This area of law covers both non-contentious and contentious matters arising out of the Financial Services industry and the provision of advice on all aspects of internal organization and governance, transactions and operations. Non-contentious matters include assistance to banks / financial institutions clients in complying with the full range of financial services laws and regulations in their daily operations (such as the Anti-Money Laundering Act, International Banking Act, the Electronic Funds Transfer Act, the Equal Credit Opportunity Act, the Truth in Lending Act, the USA PATRIOT Act and many other statutes affecting the financial services day-to-day business). Financial Services Regulation also encompasses financial institutions’ business transactions, especially the advice on regulatory issues in mergers and acquisitions, joint ventures of financial services companies and the implementation of holdings in foreign countries. This section also covers the lobbying work done by the firm for the development of new laws and regulations before Congress or other regulatory agencies. In contentious matters, Financial Services Regulation Law includes advice related to the defense of financial institutions in criminal and civil examinations, inspections, investigations, and formal proceedings by the SEC and other federal and state financial regulators and self-regulatory organizations.

Solving Drafting/ Editing Problems:

  1. Comparison-Related Mistakes – When you write a comparison, make sure that the items being compared are comparable both grammatically and logically. Example: Incorrect: Unlike the economies in England and France, Spain has a declining economy; Correct: Unlike the economies in England and France, the economy in Spain is declining. When you compare something to something else, always clarify what that something else is. Otherwise, the comparison is incomplete, and the reader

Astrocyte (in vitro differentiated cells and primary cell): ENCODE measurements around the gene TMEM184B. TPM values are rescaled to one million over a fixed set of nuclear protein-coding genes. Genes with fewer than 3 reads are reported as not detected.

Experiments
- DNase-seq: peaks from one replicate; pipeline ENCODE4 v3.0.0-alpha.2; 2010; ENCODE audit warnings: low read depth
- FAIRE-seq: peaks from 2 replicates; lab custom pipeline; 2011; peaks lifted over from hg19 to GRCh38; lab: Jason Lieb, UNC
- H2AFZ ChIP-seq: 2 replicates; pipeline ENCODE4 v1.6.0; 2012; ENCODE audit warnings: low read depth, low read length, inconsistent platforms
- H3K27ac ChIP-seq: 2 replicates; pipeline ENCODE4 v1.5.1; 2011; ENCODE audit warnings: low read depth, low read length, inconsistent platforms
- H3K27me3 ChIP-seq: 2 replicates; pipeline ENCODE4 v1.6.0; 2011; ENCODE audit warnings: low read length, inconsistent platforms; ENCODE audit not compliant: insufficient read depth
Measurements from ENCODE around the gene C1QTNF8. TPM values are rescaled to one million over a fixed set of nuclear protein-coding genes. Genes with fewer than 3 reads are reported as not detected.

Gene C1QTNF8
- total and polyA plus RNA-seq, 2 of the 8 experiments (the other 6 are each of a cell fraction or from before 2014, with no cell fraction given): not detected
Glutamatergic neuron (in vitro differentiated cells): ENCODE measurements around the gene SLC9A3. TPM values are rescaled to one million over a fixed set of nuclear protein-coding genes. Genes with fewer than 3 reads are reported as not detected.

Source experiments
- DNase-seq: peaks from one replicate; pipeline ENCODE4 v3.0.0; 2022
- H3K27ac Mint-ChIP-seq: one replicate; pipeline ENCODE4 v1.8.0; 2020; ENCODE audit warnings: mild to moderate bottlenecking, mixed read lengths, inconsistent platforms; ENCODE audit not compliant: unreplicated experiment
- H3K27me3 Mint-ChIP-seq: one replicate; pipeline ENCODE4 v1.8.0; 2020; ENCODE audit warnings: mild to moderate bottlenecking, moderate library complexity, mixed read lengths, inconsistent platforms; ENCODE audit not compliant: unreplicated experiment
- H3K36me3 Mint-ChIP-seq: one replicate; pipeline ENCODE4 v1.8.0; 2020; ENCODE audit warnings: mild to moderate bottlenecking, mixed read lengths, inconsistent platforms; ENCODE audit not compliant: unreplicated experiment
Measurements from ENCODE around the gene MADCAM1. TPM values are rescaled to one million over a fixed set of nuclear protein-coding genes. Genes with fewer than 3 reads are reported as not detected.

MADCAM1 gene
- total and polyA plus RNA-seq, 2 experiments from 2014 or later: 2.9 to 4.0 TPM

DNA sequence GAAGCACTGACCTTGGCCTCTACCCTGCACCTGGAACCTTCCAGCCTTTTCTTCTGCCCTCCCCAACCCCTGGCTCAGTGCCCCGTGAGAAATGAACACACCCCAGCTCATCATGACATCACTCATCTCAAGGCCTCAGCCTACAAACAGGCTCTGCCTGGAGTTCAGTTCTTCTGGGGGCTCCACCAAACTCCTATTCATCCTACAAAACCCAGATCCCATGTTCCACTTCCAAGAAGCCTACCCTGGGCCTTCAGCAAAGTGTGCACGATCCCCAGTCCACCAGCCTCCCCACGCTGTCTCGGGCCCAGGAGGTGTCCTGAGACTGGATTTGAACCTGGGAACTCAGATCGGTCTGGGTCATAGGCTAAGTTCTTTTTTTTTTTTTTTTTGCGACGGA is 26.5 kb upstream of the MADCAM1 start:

won’t know what the comparisonmeans. Example: Incorrect: The weather on the West Coast is dryer and warmer; Correct: The weather on the West Coast is dryer and warmer than that on the East Coast.
  2. Mistakes Involving Active and Passive Voice – The “voice” of a sentence confuses people. When a sentence is written in the active voice, the subject performs the action that the verb expresses. When a sentence is written in the passive voice, the subject is acted upon. (E.g. for active voice: “A man in a red shirt stole my car.” E.g. for passive voice: “My car was stolen by a man in a red shirt.” A double, or blank, passive hides the actor: “My car was stolen.” The passive
    voice sounds weak and unclear. The active voice doesn’t. Active voice: The prosecutor bears the burden of proof. Passive voice: The burden of proof is borne by the prosecutor. Active voice: The plaintiff will serve on the clerk a copy of the order. Passive voice: A copy of the order will be served to the clerk by the plaintiff. Use the passive voice only when you have a good reason to use it. These reasons include: You don’t want to mention the actor’s name. (E.g.: I have been told that he’s
    not an honest man.); The subject of the action is not important, and you want to put the emphasis on the action itself. (E.g.: This article has been cited frequently.); You don’t know who did the acting. (E.g.: My jewelry was stolen.) Hint: If your sentence still makes sense when you insert the words “by zombies” at the end of it, then it’s written in the passive voice.

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